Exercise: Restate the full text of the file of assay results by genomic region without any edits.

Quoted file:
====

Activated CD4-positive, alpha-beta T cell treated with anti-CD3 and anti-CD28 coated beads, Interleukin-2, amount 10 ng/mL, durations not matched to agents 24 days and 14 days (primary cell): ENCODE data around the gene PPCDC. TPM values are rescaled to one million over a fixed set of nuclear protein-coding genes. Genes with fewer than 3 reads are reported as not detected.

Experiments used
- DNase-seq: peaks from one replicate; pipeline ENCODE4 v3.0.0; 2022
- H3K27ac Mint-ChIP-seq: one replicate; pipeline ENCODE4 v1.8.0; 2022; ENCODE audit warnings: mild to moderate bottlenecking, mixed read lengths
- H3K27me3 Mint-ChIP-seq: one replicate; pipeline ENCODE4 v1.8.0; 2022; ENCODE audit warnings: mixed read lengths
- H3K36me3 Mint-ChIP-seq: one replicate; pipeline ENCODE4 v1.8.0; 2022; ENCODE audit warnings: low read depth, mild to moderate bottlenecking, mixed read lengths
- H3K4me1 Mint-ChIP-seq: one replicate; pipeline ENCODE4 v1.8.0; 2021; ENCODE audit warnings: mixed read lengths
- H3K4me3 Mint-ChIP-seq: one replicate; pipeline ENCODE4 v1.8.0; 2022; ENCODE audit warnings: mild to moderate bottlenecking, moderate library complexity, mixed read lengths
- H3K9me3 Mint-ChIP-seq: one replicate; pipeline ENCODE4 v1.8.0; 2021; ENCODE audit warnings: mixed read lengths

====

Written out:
Activated CD4-positive, alpha-beta T cell treated with anti-CD3 and anti-CD28 coated beads, Interleukin-2, amount 10 ng/mL, durations not matched to agents 24 days and 14 days (primary cell): ENCODE data around the gene PPCDC. TPM values are rescaled to one million over a fixed set of nuclear protein-coding genes. Genes with fewer than 3 reads are reported as not detected.

Experiments used
- DNase-seq: peaks from one replicate; pipeline ENCODE4 v3.0.0; 2022
- H3K27ac Mint-ChIP-seq: one replicate; pipeline ENCODE4 v1.8.0; 2022; ENCODE audit warnings: mild to moderate bottlenecking, mixed read lengths
- H3K27me3 Mint-ChIP-seq: one replicate; pipeline ENCODE4 v1.8.0; 2022; ENCODE audit warnings: mixed read lengths
- H3K36me3 Mint-ChIP-seq: one replicate; pipeline ENCODE4 v1.8.0; 2022; ENCODE audit warnings: low read depth, mild to moderate bottlenecking, mixed read lengths
- H3K4me1 Mint-ChIP-seq: one replicate; pipeline ENCODE4 v1.8.0; 2021; ENCODE audit warnings: mixed read lengths
- H3K4me3 Mint-ChIP-seq: one replicate; pipeline ENCODE4 v1.8.0; 2022; ENCODE audit warnings: mild to moderate bottlenecking, moderate library complexity, mixed read lengths
- H3K9me3 Mint-ChIP-seq: one replicate; pipeline ENCODE4 v1.8.0; 2021; ENCODE audit warnings: mixed read lengths